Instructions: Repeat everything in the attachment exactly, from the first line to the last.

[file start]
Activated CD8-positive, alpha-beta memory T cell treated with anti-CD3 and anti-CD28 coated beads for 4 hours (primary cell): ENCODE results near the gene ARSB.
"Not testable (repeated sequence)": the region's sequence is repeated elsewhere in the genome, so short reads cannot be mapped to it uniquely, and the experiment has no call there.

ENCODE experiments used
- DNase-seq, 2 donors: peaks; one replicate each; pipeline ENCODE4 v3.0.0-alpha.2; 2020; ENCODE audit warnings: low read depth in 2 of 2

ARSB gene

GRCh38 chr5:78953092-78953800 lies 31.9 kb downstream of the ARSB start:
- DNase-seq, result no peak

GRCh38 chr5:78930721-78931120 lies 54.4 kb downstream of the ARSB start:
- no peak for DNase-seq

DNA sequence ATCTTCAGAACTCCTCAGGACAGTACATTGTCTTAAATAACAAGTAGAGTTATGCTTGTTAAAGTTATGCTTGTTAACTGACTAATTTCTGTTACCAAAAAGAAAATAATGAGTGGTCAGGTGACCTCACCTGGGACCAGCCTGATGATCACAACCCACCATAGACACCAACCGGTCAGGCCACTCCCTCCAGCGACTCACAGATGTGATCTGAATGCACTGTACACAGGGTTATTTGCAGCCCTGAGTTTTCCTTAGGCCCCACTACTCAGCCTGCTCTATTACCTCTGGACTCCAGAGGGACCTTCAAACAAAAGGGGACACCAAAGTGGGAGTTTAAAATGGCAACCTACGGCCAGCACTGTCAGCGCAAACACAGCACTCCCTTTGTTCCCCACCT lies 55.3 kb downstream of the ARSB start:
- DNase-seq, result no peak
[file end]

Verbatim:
Activated CD8-positive, alpha-beta memory T cell treated with anti-CD3 and anti-CD28 coated beads for 4 hours (primary cell): ENCODE results near the gene ARSB.
"Not testable (repeated sequence)": the region's sequence is repeated elsewhere in the genome, so short reads cannot be mapped to it uniquely, and the experiment has no call there.

ENCODE experiments used
- DNase-seq, 2 donors: peaks; one replicate each; pipeline ENCODE4 v3.0.0-alpha.2; 2020; ENCODE audit warnings: low read depth in 2 of 2

ARSB gene

GRCh38 chr5:78953092-78953800 lies 31.9 kb downstream of the ARSB start:
- DNase-seq, result no peak

GRCh38 chr5:78930721-78931120 lies 54.4 kb downstream of the ARSB start:
- no peak for DNase-seq

DNA sequence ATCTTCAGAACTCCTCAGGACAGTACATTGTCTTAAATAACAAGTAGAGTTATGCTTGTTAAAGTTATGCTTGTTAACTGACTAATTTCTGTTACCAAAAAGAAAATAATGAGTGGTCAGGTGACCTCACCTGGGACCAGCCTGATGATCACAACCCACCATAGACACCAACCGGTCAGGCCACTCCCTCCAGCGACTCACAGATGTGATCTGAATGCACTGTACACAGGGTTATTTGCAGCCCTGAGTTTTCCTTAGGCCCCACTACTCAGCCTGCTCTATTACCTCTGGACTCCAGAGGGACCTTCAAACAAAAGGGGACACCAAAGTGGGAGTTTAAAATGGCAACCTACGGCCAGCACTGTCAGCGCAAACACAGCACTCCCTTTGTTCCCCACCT lies 55.3 kb downstream of the ARSB start:
- DNase-seq, result no peak